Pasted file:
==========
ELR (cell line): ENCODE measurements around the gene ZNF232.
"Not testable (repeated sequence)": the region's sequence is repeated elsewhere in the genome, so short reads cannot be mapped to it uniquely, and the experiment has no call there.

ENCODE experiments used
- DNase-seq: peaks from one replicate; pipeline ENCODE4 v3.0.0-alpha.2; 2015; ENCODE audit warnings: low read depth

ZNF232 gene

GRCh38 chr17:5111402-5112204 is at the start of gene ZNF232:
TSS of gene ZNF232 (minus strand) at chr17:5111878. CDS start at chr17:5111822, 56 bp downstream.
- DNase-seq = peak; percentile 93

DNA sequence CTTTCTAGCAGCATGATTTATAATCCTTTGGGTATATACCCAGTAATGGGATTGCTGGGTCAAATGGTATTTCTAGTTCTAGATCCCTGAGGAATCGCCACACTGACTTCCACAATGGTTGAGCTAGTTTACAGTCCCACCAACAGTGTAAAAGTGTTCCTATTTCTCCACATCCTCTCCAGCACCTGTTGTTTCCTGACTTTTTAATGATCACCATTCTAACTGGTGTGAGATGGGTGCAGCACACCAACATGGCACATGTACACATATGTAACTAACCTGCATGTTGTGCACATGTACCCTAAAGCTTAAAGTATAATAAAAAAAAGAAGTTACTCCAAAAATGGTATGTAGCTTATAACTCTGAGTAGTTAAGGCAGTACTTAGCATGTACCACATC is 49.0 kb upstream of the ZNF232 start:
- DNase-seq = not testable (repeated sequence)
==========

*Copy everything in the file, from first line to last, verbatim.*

ELR (cell line): ENCODE measurements around the gene ZNF232.
"Not testable (repeated sequence)": the region's sequence is repeated elsewhere in the genome, so short reads cannot be mapped to it uniquely, and the experiment has no call there.

ENCODE experiments used
- DNase-seq: peaks from one replicate; pipeline ENCODE4 v3.0.0-alpha.2; 2015; ENCODE audit warnings: low read depth

ZNF232 gene

GRCh38 chr17:5111402-5112204 is at the start of gene ZNF232:
TSS of gene ZNF232 (minus strand) at chr17:5111878. CDS start at chr17:5111822, 56 bp downstream.
- DNase-seq = peak; percentile 93

DNA sequence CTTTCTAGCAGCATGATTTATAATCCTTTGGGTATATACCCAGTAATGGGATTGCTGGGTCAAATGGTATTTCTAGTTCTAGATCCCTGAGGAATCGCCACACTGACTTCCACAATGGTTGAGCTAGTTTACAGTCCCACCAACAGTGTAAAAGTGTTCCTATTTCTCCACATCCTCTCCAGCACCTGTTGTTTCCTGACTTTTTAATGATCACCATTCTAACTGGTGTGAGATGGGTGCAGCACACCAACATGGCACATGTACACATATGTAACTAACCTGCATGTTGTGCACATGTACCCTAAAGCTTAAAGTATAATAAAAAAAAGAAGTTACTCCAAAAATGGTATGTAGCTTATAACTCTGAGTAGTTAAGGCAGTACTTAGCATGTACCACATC is 49.0 kb upstream of the ZNF232 start:
- DNase-seq = not testable (repeated sequence)